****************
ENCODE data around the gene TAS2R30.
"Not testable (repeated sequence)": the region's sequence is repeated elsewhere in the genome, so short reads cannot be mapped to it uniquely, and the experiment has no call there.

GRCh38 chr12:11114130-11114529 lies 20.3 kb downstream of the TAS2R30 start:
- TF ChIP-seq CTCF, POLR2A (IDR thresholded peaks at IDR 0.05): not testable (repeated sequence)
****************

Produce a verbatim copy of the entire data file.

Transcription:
ENCODE data around the gene TAS2R30.
"Not testable (repeated sequence)": the region's sequence is repeated elsewhere in the genome, so short reads cannot be mapped to it uniquely, and the experiment has no call there.

GRCh38 chr12:11114130-11114529 lies 20.3 kb downstream of the TAS2R30 start:
- TF ChIP-seq CTCF, POLR2A (IDR thresholded peaks at IDR 0.05): not testable (repeated sequence)